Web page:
On 25 October 1784, Sir Frederick Haldimand, the governor of Quebec, signed a decree that granted a tract of land to the Haudenosaunee (Iroquois), also known as the Six Nations, in compensation for their alliance with British forces during the American Revolution (1775–83). This tract of land, known as the Haldimand Grant or Haldimand Tract, extended for 10 km on both sides of the Grand River(southwestern Ontario), from its source to Lake Erie. Throughout the late 1700s and 1800s, the Crown and Haudenosaunee disputed rights to the land title. Negotiations about title to the Haldimand Tract still continue between the Canadian government and the Six Nations Confederacy.

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Treaties with Indigenous Peoples in Canada

Indigenous treaties in Canada are constitutionally recognized agreements between the Crown and Indigenous peoples. Most of these agreements describe exchanges where Indigenous nations agree to share some of their interests in their ancestral lands in return for various payments and promises. On a deeper level, treaties are sometimes understood, particularly by Indigenous people, as sacred covenants between nations that establish a relationship between those for whom Canada is an ancient homeland and those whose family roots lie in other countries. Treaties therefore form the constitutional and moral basis of alliance between Indigenous peoples and Canada.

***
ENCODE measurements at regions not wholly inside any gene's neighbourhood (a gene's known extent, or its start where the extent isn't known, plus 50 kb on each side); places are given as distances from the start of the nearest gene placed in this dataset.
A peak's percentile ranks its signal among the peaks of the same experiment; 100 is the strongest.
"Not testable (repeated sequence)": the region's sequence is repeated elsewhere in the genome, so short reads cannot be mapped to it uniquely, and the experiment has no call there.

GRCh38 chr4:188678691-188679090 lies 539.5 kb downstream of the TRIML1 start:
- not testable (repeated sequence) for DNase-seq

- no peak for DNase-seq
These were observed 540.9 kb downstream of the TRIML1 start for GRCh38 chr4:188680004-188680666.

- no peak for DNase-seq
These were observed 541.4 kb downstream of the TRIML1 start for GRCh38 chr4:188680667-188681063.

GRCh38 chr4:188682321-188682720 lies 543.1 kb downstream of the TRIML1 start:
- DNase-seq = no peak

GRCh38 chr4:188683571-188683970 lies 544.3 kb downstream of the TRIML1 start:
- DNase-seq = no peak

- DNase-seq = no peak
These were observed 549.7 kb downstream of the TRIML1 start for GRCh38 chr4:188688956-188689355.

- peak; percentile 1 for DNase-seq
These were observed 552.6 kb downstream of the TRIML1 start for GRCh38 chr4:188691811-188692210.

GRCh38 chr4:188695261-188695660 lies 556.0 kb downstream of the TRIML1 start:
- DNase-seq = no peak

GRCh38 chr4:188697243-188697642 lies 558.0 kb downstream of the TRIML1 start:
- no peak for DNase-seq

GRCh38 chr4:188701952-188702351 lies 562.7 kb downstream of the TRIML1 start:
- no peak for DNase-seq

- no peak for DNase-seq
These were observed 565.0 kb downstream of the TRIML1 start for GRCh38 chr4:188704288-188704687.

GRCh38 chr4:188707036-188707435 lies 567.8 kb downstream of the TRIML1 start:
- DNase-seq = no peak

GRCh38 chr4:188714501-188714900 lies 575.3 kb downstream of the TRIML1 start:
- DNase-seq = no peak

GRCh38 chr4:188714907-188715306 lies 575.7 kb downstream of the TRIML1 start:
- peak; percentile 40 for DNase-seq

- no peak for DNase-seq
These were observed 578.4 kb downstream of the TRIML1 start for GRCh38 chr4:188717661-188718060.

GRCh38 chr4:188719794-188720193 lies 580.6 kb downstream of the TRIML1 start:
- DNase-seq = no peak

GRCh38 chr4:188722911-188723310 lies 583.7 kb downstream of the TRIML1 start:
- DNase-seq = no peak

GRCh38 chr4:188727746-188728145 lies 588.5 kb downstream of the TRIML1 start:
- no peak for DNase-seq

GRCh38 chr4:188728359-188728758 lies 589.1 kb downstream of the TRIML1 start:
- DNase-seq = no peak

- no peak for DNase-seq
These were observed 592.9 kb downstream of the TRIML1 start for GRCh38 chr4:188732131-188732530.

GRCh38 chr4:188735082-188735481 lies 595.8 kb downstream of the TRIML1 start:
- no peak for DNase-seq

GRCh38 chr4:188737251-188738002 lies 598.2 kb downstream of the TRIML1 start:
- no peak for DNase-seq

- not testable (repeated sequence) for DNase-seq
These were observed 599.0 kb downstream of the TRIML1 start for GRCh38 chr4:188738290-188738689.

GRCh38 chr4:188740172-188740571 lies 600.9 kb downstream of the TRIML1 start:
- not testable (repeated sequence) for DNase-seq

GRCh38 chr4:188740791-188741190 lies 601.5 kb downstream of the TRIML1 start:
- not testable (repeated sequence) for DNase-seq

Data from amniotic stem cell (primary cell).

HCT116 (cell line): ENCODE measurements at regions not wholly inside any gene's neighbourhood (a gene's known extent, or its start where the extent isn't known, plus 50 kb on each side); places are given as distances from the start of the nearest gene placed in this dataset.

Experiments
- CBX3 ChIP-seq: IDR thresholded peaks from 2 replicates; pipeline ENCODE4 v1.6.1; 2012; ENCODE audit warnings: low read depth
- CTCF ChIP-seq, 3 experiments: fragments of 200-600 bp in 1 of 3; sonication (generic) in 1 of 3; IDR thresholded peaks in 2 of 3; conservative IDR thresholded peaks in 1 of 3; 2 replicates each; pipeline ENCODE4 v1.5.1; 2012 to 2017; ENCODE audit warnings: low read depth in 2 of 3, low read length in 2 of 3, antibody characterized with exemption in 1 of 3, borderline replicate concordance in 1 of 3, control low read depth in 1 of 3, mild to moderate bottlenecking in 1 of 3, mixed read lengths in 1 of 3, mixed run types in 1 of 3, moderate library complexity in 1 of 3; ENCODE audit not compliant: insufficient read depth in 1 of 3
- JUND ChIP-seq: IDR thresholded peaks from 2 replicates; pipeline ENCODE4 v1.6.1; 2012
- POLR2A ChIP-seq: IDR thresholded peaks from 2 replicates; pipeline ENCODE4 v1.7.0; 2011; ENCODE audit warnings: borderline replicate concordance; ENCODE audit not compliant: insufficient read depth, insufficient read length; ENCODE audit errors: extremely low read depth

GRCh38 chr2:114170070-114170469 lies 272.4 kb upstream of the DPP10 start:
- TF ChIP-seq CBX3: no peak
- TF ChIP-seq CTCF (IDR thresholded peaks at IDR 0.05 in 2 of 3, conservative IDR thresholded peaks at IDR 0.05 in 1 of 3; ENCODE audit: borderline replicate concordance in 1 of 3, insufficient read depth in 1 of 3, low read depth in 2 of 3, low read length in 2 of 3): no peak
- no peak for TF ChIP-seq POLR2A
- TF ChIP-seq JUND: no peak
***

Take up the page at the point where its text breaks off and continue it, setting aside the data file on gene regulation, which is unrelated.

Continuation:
(This is the full-length entry about Treaties with Indigenous Peoples In Canada. For a plain language summary, please see Treaties with Indigenous Peoples in Canada (Plain Language Summary).

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Williams Treaties

The Williams Treaties were signed in October and November 1923 by the governments of Canada and Ontario and by seven First Nations of the Chippewa of Lake Simcoe (Beausoleil, Georgina Island and Rama) and the Mississauga of the north shore of Lake Ontario (Alderville, Curve Lake, Hiawatha and Scugog Island). As the last historic land cession treaties in Canada, these agreements transferred over 20,000 km2 of land in south central Ontario to the Crown; in exchange, Indigenous signatories received one-time cash payments. While Chippewa and Mississauga peoples argue that the Williams Treaties also guaranteed their right to hunt and fish on the territory, the federal and provincial governments have interpreted the treaty differently, resulting in legal disputes and negotiations between the three parties about land rights. In 2018, the Williams Treaties First Nations and the Governments of Ontario and Canada came to a final agreement, settling litigation about land surrenders and harvesting rights.